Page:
Misdiagnosis of FOP is common but can be avoided by examining the individual’s toes for the characteristic feature, short great toes. The diagnosis may be confirmed by a thorough clinical evaluation, characteristic physical findings, and sequencing of the ACVR1 gene.


Biopsies should be avoided when FOP is suspected because these tests may result in rapid bone formation in those areas where tissue is removed. Intramuscular injections (e.g., immunizations) must be avoided. Injections of local anesthetics and stretching of the jaw for dental therapy should be avoided. People with FOP should avoid any situations, such as falls, that may cause blunt trauma, since trauma may cause abnormal bone development. Various viral illnesses including influenza and influenza-like illnesses may provoke flare-ups of the condition.

In 2023, palovarotene (Sohonos), a retinoic acid receptor γ (RARγ) agonist, was approved by the U.S. Food and Drug Administration (FDA) as the first treatment for FOP to reduce extra-skeletal bone formation in adults and children aged 8 years and older for females, and 10 years and older for males.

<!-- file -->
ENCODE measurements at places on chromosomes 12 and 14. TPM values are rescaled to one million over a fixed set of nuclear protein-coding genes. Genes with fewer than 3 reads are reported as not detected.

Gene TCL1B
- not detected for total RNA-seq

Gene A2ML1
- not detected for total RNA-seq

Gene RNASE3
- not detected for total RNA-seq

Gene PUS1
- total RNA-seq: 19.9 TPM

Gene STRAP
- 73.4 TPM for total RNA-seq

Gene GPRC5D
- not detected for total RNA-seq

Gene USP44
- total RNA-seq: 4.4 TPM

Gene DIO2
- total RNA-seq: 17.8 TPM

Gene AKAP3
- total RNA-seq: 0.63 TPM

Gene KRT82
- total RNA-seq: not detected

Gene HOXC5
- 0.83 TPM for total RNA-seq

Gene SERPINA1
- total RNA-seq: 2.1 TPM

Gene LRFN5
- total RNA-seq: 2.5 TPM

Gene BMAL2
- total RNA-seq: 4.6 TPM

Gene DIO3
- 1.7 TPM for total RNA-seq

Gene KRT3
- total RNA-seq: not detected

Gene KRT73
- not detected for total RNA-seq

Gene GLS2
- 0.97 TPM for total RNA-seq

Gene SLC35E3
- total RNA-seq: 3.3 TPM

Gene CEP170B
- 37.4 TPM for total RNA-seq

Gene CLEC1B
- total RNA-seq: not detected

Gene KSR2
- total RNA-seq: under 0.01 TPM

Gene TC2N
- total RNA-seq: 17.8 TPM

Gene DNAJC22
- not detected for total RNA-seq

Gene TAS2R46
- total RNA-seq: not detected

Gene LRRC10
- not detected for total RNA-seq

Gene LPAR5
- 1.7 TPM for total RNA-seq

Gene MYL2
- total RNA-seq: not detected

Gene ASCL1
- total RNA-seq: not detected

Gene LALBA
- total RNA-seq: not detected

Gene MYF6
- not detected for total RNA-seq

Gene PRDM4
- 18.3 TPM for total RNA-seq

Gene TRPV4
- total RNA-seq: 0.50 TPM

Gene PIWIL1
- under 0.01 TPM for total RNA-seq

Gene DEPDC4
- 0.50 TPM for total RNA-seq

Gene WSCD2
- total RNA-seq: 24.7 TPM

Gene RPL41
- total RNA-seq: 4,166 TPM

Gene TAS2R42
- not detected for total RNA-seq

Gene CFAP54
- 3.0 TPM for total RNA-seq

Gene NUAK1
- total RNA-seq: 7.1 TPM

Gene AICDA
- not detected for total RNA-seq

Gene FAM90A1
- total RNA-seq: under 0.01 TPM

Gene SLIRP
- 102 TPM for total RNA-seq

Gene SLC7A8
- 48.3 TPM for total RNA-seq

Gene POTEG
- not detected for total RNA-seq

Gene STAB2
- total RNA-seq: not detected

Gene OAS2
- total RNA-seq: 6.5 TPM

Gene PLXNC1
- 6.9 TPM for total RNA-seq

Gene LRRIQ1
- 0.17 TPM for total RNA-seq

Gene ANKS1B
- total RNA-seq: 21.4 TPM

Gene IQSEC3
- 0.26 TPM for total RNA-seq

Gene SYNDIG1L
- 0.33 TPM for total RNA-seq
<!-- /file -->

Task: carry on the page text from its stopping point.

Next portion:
Preventative (prophylactic) antibiotic therapy may be appropriate to prevent infection in affected individuals with an increased susceptibility to respiratory infections due to progressive mobility impairment.

Certain types of drugs have been used to relieve pain and swelling associated with FOP during acute flare-ups (most notably corticosteroids) and non-steroidal anti-inflammatory medication between flare-ups.

Affected individuals may benefit from occupational therapy. Special shoes, braces and other devices that assist in walking and weight-bearing have been used to help people with FOP. An occupational therapist can help obtain special devices or tools to assist in daily activities.

A team approach for infants diagnosed with FOP is also recommended and may include special social, educational and medical services.

Genetic counseling is recommended for individuals with FOP and their families. Other treatment is symptomatic and supportive.